To appease eager new shareholders, GiveAShare.com is prepping a welcome kit for Facebook buyers. They will first send out a “realistic color copy” of Facebook’s stock certificate, based on the rendering the company included in its IPO documents. The color copy simply acts as a placeholder until they have a tangible item. The actual, legal stock certificate will arrive a few months later.
What happens if someone later wants to sell their single share?
Getting out is trickier than getting in. To sell your single certificate, customers would need to deposit their share with a stockbroker and work through them. They would also have to surrender their paper certificate.
“I have to admit that we have been getting more calls and e-mails about people wanting to sell the Apple stock that they bought from us a long time ago,” says GiveAShare.com Rick Roman. Apple (AAPL, Fortune 500) shares that sold for $5 around 15 years ago are now worth $566.71 based on the stock’s closing price last Friday.
The interesting thing is that the certificate has collectible value, so it’s hard to give it up, People who are buying one share typically never sell it.
Make someone happy with a very unique gift – here are the web links:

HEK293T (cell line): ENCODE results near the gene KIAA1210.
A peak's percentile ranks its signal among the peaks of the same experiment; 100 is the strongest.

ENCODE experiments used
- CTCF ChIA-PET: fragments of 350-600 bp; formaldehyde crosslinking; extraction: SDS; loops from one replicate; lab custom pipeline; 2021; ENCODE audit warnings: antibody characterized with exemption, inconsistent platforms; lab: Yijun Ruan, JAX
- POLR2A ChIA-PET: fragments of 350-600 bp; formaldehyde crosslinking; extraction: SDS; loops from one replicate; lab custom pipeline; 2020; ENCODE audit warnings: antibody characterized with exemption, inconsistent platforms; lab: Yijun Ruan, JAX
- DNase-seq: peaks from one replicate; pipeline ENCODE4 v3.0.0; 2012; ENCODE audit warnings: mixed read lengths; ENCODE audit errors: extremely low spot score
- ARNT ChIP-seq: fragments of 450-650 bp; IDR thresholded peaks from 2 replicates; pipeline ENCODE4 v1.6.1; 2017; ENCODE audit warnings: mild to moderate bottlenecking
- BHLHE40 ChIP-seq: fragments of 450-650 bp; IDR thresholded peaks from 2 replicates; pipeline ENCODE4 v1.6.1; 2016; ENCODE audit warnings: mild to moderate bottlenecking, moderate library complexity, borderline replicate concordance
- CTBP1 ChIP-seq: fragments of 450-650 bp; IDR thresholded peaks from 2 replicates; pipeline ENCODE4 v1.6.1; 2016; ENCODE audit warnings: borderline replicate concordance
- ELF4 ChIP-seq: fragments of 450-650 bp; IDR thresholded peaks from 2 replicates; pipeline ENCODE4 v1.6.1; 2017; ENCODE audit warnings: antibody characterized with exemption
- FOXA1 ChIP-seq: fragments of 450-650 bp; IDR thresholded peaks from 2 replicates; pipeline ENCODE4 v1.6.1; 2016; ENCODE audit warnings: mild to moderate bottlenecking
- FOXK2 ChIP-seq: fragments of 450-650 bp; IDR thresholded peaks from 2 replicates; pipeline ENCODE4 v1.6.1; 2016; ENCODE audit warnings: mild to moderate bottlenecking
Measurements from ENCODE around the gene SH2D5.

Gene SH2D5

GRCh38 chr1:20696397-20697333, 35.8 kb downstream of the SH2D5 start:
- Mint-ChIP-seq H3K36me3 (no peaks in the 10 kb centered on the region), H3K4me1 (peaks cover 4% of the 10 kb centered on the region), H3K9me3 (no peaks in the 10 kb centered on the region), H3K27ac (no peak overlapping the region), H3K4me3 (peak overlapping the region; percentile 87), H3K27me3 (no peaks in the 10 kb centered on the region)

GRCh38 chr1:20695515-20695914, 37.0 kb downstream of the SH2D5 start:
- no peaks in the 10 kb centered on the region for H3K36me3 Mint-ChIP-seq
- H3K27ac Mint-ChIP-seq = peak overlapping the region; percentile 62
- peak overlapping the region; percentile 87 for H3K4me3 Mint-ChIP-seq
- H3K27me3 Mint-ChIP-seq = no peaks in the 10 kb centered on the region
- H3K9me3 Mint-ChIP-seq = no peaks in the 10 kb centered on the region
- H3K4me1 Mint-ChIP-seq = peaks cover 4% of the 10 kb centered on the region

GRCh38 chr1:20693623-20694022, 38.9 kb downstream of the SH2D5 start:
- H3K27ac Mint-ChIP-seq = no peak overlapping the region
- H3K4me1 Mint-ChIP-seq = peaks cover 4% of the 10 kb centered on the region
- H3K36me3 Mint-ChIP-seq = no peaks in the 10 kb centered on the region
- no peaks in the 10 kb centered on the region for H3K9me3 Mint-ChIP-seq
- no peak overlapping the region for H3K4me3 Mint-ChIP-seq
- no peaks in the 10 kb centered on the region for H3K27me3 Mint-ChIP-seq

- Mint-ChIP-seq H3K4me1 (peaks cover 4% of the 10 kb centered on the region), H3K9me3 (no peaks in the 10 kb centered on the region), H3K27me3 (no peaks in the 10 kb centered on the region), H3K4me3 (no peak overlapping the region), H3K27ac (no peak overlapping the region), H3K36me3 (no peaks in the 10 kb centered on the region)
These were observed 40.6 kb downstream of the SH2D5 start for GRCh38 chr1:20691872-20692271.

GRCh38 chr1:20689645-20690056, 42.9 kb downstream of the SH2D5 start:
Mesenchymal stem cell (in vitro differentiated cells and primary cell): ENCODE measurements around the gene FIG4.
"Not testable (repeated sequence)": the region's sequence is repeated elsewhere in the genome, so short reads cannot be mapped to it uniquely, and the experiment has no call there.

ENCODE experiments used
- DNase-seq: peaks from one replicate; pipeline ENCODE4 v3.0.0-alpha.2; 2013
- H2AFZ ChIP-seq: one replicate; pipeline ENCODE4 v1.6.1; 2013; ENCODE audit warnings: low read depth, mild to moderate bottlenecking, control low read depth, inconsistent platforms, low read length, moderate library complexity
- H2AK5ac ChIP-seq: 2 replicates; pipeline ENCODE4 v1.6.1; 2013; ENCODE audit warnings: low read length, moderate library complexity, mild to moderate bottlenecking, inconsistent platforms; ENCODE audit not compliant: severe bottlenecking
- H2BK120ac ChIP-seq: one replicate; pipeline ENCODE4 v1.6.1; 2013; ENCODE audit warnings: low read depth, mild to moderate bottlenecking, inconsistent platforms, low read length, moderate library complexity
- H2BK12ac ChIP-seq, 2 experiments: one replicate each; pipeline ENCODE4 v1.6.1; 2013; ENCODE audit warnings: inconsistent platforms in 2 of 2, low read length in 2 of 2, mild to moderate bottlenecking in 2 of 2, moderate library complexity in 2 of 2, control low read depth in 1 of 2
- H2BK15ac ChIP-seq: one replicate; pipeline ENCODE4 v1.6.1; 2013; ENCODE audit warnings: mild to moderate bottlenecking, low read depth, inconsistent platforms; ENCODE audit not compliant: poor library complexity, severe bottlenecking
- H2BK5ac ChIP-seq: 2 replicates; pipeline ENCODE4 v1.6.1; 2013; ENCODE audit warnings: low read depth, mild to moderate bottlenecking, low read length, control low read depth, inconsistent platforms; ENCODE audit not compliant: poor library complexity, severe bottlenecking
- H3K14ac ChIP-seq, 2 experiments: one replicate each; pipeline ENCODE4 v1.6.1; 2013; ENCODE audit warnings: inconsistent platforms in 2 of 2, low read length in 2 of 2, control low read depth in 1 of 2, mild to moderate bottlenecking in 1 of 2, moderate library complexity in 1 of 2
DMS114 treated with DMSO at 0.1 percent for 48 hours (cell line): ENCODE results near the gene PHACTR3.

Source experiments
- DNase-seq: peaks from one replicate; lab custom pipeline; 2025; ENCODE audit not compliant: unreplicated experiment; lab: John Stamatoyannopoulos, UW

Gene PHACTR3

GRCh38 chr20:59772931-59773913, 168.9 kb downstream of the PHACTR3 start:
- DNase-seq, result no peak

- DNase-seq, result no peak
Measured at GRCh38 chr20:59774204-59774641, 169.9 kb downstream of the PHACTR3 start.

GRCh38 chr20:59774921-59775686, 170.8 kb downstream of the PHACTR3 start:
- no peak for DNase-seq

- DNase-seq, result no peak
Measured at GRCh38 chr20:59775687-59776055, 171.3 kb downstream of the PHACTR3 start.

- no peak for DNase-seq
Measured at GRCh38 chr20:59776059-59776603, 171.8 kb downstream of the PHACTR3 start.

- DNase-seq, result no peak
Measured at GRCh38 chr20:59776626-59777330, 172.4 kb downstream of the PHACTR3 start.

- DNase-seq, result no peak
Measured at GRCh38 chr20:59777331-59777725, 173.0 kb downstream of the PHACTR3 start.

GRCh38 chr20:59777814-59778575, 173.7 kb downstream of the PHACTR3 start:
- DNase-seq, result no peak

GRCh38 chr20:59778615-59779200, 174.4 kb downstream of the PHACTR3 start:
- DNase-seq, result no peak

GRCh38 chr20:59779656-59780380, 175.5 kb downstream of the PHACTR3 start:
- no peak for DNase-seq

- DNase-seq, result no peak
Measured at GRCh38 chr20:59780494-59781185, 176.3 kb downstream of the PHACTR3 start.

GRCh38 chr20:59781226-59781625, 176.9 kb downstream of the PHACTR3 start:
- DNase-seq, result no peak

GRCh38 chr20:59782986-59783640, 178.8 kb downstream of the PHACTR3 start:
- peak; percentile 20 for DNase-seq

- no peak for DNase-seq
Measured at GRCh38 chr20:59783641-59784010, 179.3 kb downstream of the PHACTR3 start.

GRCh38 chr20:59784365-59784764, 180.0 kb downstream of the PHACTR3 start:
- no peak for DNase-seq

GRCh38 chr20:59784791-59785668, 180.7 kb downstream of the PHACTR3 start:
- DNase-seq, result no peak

Give A Share: http://www.giveashare.com
One Share: http://www.oneshare.com
Google unveils Google Glass – augmented reality glasses.
What is Google Glass?
Google’s Project Glass is Google’s attempt to make wearable computing mainstream, and it’s effectively a smart pair of glasses with an integrated heads-up display and a battery hidden inside the frame. Wearable computing is not a new idea, but Google’s enormous bank account and can-do attitude means that Project Glass could well be the first product to do significant numbers.
How does Google Glass work?
First of all – let’s not confuse Google Glass and Google Goggles. Google Goggles is software, an app that can search the web based on photos and scans. Google Glass is hardware and according to well-informed Google blogger Seth Weintraub, Google’s Project Glass glasses will probably use a transparent LCD or AMOLED display to put information in front of your eyeballs. It’s location-aware thanks to a camera and GPS, and you can scroll and click on information by tilting your head, something that is apparently quite easy to master. Google Glasses will also use voice input and output.
What are the Google Glass specifications?
The New York Times says that the glasses will run Android, will include a small screen in front of your eye and will have motion sensors, GPS and either 3G or 4G data connections. Weintraub says that the device is designed to be a stand-alone device rather than an Android phone peripheral: while Project Glass can connect to a smartphone via Wi-Fi or Bluetooth 4.0, “it communicates directly with the cloud”. There is also a front-facing camera and a flash, although it’s not a multi-megapixel monster, and the most recent prototype’s screen isn’t transparent.
What will we be able to do with Google Glass?
According to Google’s own video, you’ll be a super-being with the ability to have tiny people talking to you in the corner of your eye, to find your way around using satellite navigation (sat-nav), to know when the subway’s closed, to take and share photographs and to learn how to play the ukelele in a day.
Watch the Google Glass – One Day video